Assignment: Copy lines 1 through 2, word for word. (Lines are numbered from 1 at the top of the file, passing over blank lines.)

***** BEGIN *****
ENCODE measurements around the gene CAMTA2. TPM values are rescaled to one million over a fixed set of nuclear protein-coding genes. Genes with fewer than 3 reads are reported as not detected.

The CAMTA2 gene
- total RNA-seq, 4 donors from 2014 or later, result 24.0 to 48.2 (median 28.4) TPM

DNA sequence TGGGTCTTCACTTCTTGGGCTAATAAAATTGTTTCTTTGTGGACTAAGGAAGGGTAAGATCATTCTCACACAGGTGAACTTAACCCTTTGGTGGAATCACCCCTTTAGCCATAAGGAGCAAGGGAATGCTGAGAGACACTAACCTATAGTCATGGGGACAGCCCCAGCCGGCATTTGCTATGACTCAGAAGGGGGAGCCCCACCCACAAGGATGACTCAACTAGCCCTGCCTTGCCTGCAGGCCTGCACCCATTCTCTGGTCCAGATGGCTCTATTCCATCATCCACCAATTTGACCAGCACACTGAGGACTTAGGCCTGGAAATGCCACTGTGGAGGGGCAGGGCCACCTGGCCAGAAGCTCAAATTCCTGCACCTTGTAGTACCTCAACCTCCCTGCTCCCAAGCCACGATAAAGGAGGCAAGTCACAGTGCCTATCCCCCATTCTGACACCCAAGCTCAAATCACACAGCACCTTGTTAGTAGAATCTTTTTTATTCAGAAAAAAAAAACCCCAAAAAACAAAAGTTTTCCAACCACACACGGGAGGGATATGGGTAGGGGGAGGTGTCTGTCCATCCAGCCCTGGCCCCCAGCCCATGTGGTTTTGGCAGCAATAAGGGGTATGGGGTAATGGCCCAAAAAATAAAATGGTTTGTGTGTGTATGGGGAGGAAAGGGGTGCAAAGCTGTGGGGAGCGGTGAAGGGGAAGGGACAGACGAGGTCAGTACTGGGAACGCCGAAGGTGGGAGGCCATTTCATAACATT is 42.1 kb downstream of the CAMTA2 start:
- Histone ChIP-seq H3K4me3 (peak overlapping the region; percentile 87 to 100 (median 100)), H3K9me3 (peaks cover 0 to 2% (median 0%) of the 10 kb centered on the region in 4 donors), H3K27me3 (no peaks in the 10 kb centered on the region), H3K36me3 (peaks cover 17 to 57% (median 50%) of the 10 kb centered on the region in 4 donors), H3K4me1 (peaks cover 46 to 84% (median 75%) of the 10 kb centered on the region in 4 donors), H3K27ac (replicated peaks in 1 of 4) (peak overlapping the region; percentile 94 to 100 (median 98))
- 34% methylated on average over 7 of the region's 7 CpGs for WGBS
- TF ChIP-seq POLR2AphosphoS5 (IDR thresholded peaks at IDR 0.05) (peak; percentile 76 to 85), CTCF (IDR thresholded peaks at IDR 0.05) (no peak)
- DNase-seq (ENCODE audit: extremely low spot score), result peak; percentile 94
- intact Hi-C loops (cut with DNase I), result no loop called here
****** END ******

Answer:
ENCODE measurements around the gene CAMTA2. TPM values are rescaled to one million over a fixed set of nuclear protein-coding genes. Genes with fewer than 3 reads are reported as not detected.

The CAMTA2 gene